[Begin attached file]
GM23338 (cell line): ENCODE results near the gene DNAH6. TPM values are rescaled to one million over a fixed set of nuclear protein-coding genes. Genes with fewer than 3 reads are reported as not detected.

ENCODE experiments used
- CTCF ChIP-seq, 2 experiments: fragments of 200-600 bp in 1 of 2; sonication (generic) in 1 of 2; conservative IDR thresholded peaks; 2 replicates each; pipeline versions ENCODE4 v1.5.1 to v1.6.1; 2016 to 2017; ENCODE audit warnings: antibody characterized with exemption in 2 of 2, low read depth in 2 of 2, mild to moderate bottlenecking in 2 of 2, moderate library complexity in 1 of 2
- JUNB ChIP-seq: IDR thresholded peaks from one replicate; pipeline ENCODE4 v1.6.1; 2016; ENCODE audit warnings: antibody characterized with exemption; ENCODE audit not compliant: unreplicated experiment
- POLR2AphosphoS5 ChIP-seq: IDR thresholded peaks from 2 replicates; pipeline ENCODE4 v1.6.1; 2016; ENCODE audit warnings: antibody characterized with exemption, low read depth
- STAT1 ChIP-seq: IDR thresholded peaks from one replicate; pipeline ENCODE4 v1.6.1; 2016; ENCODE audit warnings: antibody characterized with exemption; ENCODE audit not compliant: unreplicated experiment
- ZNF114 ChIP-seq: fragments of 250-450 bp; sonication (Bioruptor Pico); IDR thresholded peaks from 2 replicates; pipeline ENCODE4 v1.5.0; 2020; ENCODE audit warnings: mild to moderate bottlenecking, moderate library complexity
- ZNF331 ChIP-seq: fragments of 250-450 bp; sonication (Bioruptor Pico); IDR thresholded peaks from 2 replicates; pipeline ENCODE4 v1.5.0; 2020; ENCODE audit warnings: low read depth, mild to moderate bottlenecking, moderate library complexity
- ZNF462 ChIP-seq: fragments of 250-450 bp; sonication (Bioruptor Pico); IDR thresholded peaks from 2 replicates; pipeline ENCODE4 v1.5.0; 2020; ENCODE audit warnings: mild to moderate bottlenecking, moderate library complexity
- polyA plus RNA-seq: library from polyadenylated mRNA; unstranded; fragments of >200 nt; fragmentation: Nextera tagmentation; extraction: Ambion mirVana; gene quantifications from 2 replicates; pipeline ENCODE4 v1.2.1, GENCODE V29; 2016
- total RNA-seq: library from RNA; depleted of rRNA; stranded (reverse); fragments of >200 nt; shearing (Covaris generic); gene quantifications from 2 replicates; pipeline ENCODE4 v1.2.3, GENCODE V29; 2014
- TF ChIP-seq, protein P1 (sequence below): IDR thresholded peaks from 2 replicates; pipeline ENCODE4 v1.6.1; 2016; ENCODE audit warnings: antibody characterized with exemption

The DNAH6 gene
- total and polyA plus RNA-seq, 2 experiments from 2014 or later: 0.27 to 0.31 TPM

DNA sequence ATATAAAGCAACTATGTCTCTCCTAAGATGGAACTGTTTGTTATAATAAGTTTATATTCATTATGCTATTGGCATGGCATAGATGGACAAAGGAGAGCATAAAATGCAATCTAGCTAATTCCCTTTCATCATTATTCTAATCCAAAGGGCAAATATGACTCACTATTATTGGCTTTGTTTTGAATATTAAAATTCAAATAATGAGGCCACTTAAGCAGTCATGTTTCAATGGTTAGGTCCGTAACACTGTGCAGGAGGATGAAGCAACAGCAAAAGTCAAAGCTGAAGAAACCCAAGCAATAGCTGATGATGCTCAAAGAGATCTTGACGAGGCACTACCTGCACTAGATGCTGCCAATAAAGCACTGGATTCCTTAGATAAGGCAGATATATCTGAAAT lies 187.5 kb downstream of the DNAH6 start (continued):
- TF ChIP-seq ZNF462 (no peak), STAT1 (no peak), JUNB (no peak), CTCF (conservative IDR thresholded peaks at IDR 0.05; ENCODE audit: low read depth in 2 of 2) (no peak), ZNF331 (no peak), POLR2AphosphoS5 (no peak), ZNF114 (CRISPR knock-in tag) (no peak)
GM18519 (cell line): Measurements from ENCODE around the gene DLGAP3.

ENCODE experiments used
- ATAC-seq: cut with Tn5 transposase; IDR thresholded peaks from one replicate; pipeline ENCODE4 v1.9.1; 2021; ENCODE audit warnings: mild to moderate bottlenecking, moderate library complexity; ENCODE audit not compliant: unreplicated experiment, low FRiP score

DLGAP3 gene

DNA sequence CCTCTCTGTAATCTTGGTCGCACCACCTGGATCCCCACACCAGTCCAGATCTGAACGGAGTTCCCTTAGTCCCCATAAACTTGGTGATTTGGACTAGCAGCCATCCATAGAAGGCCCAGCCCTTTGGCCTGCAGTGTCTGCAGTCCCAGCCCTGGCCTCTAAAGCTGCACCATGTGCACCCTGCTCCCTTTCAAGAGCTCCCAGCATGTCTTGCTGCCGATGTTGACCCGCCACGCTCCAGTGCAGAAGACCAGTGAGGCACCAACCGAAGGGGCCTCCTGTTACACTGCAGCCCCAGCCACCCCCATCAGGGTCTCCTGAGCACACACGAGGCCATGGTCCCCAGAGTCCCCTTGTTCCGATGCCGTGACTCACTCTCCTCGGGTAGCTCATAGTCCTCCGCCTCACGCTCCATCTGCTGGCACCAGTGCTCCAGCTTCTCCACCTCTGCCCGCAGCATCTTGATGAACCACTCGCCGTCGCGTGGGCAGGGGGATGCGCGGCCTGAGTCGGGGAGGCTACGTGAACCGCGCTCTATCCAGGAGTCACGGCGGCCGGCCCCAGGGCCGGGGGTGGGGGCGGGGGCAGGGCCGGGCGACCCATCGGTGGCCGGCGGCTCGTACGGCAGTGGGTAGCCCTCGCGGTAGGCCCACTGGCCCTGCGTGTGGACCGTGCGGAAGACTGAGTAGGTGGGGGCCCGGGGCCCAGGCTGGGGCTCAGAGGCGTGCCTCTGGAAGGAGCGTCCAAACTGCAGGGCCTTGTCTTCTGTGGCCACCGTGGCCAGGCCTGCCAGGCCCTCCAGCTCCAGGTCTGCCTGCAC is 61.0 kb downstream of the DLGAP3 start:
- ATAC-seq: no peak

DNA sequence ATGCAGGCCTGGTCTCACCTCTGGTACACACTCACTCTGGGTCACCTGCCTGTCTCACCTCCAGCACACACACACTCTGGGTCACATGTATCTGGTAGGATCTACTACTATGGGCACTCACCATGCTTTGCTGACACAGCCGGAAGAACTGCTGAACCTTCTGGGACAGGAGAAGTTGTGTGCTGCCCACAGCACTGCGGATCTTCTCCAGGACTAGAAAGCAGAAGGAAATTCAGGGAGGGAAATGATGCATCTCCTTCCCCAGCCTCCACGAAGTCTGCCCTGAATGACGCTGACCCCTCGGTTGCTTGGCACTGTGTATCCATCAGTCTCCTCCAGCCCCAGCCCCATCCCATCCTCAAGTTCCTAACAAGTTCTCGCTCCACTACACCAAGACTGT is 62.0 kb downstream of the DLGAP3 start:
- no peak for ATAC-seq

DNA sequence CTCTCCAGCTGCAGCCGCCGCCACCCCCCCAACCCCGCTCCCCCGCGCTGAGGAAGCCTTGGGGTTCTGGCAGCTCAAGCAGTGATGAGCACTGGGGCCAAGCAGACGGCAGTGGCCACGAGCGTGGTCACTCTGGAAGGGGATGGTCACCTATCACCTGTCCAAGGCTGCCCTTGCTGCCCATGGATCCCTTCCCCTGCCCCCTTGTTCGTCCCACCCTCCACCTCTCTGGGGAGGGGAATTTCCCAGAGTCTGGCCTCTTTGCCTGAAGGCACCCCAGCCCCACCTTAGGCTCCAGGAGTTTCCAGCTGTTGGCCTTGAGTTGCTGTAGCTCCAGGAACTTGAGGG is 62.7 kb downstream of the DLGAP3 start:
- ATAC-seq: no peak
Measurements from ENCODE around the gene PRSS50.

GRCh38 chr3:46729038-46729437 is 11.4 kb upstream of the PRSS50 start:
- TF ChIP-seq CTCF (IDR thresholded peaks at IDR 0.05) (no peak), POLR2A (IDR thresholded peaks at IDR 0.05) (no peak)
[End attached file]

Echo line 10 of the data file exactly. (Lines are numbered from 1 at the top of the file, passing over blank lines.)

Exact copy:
- polyA plus RNA-seq: library from polyadenylated mRNA; unstranded; fragments of >200 nt; fragmentation: Nextera tagmentation; extraction: Ambion mirVana; gene quantifications from 2 replicates; pipeline ENCODE4 v1.2.1, GENCODE V29; 2016